Really, though, I've found plenty this week for which I am thankful. I've been able to find space to breathe deeply and ponder my life, to give my thanks to God for where I am and those around me. I've found myself thankful for full moons low on the horizon . . . for laughter with my wife and two adult children . . . for extended family . . . for health and the movement toward health . . . for the sights and sounds of the countryside.

In short, I've tried to have an attitude of gratitude . . . but I've also tried not to say it just that way.

Friday, November 19, 2010

The Voices: A Rilke Poem

This piece of a poem by Rainer Maria Rilke introduces a section in his Book of Images that includes the "songs" of several groups Rilke saw as marginalized . . . The Song the Beggar Sings, The Song the Drunkard Sings, The Song the Widow Sings, The Song the Orphan Sings, The Song the Idiot Sings, and so on. . . .

The Voices

The rich and the happy can choose to keep silent,
no need to bid for attention.
But the desperate must reveal themselves,
must say: I am blind
or: I am going blind
or: It's not good for me here on Earth
or: My child is sick
or: I am not holding it together . . .

But when is that really enough?
So, lest people pass them by like objects,
sometimes they sing.

And sometimes their songs are beautiful.

[trans. by Joanna Macy and Anita Barrows]

Monday, November 1, 2010

A Psalm for All Saints Day

I gave Psalm 145 my own voice several years ago. I wrote the psalm-prayer to tip my hat toward those persons who had blazed the trail, inviting you and me to follow. While I found their lives to be a source of courage and strength, I also sensed that we are each called to live uniquely for God in our own time. I cannot live the life of Benedict of Nursia or Ignatius of Loyola or Henri Nouwen. I can only live my life in my world. Thus, I did not write the psalm-prayer specifically for All Saints, but the psalm fits the spirit of the day. I offer it here.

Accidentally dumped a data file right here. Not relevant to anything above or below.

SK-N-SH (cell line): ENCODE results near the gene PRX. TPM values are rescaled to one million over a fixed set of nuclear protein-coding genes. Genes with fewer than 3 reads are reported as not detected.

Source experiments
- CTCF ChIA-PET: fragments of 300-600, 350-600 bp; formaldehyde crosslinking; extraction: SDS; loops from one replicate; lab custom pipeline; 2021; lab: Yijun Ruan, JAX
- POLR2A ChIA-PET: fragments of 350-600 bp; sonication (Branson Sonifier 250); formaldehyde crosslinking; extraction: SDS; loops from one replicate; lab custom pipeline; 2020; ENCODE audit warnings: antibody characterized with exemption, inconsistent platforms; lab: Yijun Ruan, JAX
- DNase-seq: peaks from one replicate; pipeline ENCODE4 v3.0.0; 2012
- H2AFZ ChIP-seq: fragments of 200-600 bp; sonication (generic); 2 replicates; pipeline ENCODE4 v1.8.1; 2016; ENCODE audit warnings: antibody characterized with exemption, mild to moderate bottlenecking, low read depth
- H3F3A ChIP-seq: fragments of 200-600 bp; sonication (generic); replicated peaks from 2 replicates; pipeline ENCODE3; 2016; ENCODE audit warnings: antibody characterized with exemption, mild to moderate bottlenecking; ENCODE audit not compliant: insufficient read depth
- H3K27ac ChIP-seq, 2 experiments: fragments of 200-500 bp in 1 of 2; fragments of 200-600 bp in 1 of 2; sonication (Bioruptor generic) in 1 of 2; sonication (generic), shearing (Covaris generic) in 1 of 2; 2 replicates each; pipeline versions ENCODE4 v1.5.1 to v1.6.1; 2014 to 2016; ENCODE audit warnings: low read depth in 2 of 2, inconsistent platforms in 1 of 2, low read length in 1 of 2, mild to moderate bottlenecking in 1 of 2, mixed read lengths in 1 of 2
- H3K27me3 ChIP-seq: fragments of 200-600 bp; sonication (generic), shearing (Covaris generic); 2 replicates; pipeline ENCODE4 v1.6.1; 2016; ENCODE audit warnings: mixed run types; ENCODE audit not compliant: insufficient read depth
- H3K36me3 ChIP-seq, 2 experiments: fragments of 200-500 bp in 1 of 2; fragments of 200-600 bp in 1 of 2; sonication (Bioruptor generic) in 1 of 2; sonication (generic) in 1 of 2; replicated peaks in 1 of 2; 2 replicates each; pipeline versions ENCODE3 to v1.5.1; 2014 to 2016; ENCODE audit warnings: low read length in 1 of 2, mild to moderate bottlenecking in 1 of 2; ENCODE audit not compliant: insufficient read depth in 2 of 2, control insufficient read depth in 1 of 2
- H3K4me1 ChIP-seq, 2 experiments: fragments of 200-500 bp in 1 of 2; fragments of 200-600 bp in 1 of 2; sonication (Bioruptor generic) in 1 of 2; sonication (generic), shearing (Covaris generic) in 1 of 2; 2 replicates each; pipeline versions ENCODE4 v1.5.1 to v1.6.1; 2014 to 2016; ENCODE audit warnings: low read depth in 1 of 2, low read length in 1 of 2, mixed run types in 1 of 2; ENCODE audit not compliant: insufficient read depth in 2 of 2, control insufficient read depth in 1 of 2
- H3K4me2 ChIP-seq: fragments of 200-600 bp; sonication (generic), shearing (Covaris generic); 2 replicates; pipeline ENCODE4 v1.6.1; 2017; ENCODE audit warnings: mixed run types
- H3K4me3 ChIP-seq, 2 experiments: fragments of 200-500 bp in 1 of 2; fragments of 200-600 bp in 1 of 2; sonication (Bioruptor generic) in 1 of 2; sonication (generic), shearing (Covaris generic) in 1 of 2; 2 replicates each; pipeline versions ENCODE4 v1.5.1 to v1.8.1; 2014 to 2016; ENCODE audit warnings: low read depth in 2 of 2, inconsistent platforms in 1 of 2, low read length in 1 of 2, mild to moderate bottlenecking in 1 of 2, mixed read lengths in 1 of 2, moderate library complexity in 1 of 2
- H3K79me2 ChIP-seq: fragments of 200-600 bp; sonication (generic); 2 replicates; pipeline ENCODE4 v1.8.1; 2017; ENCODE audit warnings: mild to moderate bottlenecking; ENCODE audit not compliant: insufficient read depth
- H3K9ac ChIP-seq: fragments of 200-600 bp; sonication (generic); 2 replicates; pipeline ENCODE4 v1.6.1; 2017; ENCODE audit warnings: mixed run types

PSALM 145:4 – 13 Prayer
A psalm celebrating God’s work through the ages

From age to age Your works live large in our world.
Your mercies are new every morning;
Yet, they stretch out as a consistent thread,
woven through the centuries.

Each generation finds its own way to manifest Your Love,
to embody Your Presence in the world.

I may not be called to the harsh asceticism of Abba Anthony,
to the visionary path of Francis of Assisi,
to the mystical prayer of Julian of Norwich,
to the swashbuckling surrender of Ignatius of Loyola,
to the radical discipleship of Menno Simons,
to the sacrificial compassion of Teresa of Calcutta,
to the anonymous service of Alphonsus Rodriguez,
to the just cause of Nelson Mandela,

But I – and my generation – are called to follow You
in our life-world
as these were called to follow You in theirs.

We find our own way,
by Your Spirit,
into asceticism and vision,
prayer and surrender,
discipleship and compassion,
service and justice,
in ways that are appropriate
and life-giving
and God-anointed
for our times.

The means may change;
the One at the end, however,
remains steady through the times:
kind to those in need
and compassionate toward the broken ones;
not motivated by twisted anger,
but by a generous love that never comes to an end;
sustaining the created world moment by moment
and re-creating us continually
from the inside-out.

All creation – oceans, winds,
hills, trees and humans –
offer their praise, God.
And those deepening life in You,
repeat the blessing passed down through the ages,
speaking Your Name,
stretching hands toward neighbors,
sacrificing for the greater good,
surrendering their lives for Love’s sake.

It has been that way in past generations.
God, that it would continue so today
and on into the boundless future.

Alleluia! Amen.